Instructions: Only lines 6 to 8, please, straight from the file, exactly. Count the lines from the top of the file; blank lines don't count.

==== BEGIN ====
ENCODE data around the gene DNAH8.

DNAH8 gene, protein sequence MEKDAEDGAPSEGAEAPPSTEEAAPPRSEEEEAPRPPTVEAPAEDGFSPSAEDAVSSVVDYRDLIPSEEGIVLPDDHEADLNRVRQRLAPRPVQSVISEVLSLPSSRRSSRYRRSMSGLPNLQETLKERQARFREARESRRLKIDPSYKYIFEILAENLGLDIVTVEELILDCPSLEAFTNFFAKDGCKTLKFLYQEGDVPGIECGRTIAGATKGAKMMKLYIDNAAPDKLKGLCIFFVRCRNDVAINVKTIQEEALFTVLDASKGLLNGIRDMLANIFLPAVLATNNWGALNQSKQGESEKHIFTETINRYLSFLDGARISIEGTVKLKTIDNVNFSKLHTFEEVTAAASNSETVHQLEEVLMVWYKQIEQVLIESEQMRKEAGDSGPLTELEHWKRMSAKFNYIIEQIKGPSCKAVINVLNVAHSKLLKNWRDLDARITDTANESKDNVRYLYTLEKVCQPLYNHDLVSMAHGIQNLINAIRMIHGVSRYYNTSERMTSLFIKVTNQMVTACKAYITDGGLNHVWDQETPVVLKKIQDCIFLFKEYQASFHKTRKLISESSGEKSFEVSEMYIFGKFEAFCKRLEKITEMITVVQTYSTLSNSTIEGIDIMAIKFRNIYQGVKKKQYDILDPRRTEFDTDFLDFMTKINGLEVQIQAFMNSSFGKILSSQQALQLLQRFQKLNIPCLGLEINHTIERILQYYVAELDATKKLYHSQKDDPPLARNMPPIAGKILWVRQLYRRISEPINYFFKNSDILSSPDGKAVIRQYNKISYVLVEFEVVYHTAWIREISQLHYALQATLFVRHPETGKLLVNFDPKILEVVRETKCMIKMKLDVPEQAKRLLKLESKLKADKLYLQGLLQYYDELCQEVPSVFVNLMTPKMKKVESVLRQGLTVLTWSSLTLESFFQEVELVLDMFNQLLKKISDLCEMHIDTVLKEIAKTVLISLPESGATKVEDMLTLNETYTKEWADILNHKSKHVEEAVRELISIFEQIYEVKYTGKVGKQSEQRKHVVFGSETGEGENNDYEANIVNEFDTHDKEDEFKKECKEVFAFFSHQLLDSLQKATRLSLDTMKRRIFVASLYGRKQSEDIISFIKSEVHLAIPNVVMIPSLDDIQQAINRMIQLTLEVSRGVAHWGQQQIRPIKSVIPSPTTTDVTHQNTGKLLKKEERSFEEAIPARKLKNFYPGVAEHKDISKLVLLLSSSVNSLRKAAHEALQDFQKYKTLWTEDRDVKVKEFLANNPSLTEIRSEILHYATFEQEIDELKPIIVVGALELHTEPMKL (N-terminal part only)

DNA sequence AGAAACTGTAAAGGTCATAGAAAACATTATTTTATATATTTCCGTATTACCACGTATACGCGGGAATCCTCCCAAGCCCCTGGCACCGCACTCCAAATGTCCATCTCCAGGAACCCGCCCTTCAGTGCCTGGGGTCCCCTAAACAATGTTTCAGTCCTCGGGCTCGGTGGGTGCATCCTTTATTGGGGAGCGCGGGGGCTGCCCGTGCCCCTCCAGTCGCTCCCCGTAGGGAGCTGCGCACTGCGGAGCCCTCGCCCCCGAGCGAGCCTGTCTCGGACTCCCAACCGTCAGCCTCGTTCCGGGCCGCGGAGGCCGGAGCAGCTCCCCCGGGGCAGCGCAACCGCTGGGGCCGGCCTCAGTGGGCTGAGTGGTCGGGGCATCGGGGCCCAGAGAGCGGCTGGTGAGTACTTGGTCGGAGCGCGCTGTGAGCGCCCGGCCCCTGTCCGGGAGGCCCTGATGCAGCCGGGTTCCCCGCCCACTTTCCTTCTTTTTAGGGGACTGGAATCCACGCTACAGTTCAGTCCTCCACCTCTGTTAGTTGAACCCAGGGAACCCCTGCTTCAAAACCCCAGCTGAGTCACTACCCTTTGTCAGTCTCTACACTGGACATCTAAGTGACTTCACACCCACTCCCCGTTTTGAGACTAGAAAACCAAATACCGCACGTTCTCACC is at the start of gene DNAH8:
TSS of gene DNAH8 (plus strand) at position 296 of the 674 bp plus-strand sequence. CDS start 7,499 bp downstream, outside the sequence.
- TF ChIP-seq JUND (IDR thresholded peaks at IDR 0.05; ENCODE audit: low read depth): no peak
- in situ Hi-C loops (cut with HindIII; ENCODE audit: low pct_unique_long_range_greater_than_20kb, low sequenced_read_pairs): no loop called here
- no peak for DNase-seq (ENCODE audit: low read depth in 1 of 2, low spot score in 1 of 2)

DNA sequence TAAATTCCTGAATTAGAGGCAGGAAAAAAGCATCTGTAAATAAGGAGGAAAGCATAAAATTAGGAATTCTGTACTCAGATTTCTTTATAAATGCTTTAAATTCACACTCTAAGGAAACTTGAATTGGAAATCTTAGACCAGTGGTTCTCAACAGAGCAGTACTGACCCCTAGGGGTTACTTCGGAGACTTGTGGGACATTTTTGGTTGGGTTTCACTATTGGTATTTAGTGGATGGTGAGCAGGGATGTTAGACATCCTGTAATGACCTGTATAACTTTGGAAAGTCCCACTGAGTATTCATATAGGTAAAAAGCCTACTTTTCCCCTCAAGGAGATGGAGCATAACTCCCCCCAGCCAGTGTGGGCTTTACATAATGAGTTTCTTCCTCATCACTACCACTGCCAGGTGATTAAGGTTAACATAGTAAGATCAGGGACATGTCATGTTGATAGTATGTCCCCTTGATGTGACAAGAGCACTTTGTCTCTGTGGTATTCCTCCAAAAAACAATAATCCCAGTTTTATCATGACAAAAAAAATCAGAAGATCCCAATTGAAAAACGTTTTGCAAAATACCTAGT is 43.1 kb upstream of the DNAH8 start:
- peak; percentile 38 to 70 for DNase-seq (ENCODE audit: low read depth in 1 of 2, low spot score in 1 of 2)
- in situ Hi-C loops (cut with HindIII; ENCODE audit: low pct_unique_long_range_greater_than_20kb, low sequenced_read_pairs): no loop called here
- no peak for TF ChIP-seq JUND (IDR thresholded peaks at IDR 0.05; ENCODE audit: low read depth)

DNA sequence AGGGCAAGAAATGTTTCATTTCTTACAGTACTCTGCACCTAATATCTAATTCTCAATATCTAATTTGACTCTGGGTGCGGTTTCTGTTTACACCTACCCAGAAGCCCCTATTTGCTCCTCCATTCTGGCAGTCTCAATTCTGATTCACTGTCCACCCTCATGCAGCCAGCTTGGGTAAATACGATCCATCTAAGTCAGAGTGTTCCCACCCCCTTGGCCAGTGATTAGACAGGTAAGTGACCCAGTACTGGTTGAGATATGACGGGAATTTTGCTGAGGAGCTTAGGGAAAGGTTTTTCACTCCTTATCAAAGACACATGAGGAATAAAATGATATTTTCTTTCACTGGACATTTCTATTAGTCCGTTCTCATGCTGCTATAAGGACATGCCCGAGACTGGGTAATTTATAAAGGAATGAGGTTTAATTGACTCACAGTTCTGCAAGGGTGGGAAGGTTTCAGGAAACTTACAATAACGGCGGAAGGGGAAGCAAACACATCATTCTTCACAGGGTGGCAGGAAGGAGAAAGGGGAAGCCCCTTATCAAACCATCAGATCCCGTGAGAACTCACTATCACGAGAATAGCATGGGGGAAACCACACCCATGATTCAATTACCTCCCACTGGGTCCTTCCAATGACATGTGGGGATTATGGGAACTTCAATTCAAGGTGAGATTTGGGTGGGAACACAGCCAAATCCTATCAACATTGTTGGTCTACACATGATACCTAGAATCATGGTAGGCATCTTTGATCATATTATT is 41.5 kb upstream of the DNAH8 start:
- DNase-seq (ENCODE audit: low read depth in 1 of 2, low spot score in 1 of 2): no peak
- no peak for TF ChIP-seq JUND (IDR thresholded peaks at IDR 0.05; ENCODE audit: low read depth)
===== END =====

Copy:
- in situ Hi-C loops (cut with HindIII; ENCODE audit: low pct_unique_long_range_greater_than_20kb, low sequenced_read_pairs): no loop called here
- no peak for DNase-seq (ENCODE audit: low read depth in 1 of 2, low spot score in 1 of 2)

DNA sequence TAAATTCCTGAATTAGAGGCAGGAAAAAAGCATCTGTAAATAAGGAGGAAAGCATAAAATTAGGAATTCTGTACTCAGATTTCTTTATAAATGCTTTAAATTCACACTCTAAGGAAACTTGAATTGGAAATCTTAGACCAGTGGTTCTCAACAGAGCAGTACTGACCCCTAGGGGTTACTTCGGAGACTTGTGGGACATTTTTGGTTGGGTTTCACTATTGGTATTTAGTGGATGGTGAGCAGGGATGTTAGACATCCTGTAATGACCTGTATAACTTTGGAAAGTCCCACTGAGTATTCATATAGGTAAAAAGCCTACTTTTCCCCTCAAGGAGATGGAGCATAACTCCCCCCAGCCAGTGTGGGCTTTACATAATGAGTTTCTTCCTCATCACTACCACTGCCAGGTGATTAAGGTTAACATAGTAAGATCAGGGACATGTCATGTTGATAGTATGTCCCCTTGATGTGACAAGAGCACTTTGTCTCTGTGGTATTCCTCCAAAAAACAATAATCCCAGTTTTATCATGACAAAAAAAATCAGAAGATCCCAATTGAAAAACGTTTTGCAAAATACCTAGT is 43.1 kb upstream of the DNAH8 start: